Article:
WASHINGTON – The sixth march to protect elephants held in the nation’s capital on Saturday was canceled 30 minutes before it was supposed to start, but a group of about 15 activists and protesters still gathered to show their support.
The march was supposed to a call to end all ivory trade and stop “approved global commerce profiting from the extinction of endangered species,” according the event’s Facebook page.
Elephants DC, the organizing group, canceled the march because it didn’t receive a parade permit by the Washington’s Metropolitan Police Department. The group did get a permit from the National Park Service, but both permits are required to march.
About 120 people said they would attend the march, according to the Facebook notification of the event. When the event was canceled, some people left to do other things.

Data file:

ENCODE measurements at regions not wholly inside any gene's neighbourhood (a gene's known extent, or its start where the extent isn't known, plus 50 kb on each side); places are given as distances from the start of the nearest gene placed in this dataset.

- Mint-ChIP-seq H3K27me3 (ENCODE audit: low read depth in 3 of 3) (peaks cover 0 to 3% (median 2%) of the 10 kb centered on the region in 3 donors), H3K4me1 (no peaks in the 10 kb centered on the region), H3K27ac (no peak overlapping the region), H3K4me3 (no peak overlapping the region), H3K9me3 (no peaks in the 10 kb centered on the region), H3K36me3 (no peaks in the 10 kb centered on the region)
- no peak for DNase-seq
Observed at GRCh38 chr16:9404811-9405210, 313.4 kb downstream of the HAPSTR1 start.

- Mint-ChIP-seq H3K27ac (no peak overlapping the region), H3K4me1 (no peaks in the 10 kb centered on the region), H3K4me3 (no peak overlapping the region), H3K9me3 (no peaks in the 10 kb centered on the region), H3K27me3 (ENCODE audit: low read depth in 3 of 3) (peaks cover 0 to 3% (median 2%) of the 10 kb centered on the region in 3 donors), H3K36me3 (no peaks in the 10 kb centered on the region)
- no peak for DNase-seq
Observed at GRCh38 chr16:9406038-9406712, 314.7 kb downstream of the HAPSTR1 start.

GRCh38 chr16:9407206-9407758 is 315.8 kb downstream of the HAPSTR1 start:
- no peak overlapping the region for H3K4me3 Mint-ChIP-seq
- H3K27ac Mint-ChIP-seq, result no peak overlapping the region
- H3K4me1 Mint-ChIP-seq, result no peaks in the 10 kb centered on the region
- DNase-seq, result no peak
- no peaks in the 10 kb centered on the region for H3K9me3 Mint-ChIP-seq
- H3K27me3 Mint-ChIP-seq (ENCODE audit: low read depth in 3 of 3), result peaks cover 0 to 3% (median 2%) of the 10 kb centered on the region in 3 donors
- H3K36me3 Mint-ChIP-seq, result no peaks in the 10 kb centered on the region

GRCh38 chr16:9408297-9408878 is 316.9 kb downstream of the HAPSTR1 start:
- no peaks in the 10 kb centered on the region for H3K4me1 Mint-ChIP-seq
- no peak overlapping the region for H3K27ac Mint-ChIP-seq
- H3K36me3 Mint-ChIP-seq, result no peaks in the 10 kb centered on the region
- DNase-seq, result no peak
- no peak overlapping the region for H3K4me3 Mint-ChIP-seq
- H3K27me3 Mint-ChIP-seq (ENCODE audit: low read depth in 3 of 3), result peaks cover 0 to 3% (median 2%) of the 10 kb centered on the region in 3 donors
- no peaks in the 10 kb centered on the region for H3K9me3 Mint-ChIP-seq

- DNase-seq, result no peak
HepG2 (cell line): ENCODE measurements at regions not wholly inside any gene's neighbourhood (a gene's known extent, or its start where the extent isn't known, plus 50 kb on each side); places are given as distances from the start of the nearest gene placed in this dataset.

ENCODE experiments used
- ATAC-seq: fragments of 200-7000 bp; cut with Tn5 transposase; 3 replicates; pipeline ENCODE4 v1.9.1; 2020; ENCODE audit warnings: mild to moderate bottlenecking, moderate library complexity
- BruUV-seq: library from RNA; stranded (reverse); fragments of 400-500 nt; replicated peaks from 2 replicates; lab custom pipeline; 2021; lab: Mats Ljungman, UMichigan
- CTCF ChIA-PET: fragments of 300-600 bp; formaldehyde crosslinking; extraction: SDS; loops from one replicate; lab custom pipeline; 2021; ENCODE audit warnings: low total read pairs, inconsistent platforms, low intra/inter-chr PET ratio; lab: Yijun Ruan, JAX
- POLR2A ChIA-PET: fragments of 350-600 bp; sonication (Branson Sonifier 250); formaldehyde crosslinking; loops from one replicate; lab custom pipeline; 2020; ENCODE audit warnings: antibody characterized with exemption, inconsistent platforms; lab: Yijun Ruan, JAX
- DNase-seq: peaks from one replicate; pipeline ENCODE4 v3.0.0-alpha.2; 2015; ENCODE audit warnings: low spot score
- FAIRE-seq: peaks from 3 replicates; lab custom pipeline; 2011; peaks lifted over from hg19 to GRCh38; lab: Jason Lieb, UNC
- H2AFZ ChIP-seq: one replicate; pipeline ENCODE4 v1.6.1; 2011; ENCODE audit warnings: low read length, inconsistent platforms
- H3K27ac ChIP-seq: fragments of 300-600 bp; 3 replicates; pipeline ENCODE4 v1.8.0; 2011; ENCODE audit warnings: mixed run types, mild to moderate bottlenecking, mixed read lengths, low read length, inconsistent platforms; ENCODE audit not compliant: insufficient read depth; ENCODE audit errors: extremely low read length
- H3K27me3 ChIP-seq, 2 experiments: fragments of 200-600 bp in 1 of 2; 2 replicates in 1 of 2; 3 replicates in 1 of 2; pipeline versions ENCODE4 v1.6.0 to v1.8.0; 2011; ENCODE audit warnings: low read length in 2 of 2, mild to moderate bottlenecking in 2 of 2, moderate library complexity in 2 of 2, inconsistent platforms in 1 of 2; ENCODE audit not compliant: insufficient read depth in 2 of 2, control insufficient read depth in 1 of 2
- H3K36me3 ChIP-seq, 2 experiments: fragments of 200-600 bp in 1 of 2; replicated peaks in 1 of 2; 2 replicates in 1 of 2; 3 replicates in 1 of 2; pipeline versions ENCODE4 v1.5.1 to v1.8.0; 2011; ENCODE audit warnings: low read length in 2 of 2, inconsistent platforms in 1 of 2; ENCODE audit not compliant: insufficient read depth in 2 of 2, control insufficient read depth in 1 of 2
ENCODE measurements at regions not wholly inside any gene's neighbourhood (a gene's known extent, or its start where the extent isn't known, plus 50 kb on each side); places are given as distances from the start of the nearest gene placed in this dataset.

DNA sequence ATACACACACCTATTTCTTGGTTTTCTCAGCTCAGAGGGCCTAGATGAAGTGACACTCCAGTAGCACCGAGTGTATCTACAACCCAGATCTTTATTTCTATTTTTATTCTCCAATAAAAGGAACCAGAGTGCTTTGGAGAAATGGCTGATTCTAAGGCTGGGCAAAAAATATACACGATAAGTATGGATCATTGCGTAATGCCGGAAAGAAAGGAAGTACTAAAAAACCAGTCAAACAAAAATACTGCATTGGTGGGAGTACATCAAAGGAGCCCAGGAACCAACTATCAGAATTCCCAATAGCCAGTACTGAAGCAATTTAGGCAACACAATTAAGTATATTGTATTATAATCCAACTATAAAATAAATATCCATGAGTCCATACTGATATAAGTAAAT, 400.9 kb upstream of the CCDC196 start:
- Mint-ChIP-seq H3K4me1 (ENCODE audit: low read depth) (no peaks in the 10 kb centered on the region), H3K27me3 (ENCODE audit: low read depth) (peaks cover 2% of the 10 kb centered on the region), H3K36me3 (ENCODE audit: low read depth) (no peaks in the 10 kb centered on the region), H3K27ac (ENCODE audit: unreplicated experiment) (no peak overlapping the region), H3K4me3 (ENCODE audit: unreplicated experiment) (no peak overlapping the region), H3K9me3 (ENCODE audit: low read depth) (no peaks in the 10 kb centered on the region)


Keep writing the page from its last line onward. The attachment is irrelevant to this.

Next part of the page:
A group of five animal activists still gathered on the steps of the Lincoln Memorial to rally people.
One activist said nothing goes right all the time.
“(The ivory trade) should be outlawed,” said Bruce Cohen, a University of Maryland 1977 alum who decided to stay and participate in the march. “There’s no need for tusks to still be used and as long as I have a voice, I’m going to use it.”
Cohen is one of a larger group of animal rights activists who attend numerous animal rights events in the capital. People for the Ethical Treatment of Animals (PETA) employees and volunteers and lead organizers from other organizations dedicated to eradicating animal cruelty also stayed for the elephants march.
What started as a small group on the steps of the Lincoln Memorial grew to a group of about 20 activists standing before the White House holding signs with pictures of elephants.
Tourists and people passing by stopped to talk with the activists and take pictures with the signs made by PETA.
John Jessome, an animal rights activist who lives in Arlington, Virginia, said he stayed because he disagrees with how elephants are often used for entertainment purposes, like elephant rides and circuses.
“We just want you to treat animals the right way,” Cohen said. “That’s all we want.”
The march was rescheduled for the weekend of August 10-12.